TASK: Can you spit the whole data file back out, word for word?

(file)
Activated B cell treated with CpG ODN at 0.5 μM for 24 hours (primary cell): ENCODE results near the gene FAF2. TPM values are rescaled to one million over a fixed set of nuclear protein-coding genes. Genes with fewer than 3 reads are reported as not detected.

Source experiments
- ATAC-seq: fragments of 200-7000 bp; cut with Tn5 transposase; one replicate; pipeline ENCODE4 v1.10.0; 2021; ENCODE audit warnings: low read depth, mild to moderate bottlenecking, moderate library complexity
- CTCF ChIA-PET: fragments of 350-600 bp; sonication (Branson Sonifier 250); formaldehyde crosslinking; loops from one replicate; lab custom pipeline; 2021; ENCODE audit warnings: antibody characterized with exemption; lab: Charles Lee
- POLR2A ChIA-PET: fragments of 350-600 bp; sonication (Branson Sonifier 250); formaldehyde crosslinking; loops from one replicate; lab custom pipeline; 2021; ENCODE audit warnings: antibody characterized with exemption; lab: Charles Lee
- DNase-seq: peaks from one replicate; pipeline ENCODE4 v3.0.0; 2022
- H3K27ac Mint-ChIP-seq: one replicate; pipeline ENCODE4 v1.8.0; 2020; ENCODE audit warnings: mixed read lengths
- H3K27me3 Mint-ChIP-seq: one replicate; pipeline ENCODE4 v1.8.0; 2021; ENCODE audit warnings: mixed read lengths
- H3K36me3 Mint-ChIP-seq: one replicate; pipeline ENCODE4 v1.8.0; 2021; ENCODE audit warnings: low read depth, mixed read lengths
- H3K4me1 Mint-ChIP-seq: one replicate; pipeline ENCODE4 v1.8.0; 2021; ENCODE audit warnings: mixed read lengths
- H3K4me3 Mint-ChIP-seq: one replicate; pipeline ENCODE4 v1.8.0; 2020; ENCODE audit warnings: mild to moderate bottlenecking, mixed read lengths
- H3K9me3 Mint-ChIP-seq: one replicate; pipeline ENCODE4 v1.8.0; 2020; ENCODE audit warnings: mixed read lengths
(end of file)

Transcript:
Activated B cell treated with CpG ODN at 0.5 μM for 24 hours (primary cell): ENCODE results near the gene FAF2. TPM values are rescaled to one million over a fixed set of nuclear protein-coding genes. Genes with fewer than 3 reads are reported as not detected.

Source experiments
- ATAC-seq: fragments of 200-7000 bp; cut with Tn5 transposase; one replicate; pipeline ENCODE4 v1.10.0; 2021; ENCODE audit warnings: low read depth, mild to moderate bottlenecking, moderate library complexity
- CTCF ChIA-PET: fragments of 350-600 bp; sonication (Branson Sonifier 250); formaldehyde crosslinking; loops from one replicate; lab custom pipeline; 2021; ENCODE audit warnings: antibody characterized with exemption; lab: Charles Lee
- POLR2A ChIA-PET: fragments of 350-600 bp; sonication (Branson Sonifier 250); formaldehyde crosslinking; loops from one replicate; lab custom pipeline; 2021; ENCODE audit warnings: antibody characterized with exemption; lab: Charles Lee
- DNase-seq: peaks from one replicate; pipeline ENCODE4 v3.0.0; 2022
- H3K27ac Mint-ChIP-seq: one replicate; pipeline ENCODE4 v1.8.0; 2020; ENCODE audit warnings: mixed read lengths
- H3K27me3 Mint-ChIP-seq: one replicate; pipeline ENCODE4 v1.8.0; 2021; ENCODE audit warnings: mixed read lengths
- H3K36me3 Mint-ChIP-seq: one replicate; pipeline ENCODE4 v1.8.0; 2021; ENCODE audit warnings: low read depth, mixed read lengths
- H3K4me1 Mint-ChIP-seq: one replicate; pipeline ENCODE4 v1.8.0; 2021; ENCODE audit warnings: mixed read lengths
- H3K4me3 Mint-ChIP-seq: one replicate; pipeline ENCODE4 v1.8.0; 2020; ENCODE audit warnings: mild to moderate bottlenecking, mixed read lengths
- H3K9me3 Mint-ChIP-seq: one replicate; pipeline ENCODE4 v1.8.0; 2020; ENCODE audit warnings: mixed read lengths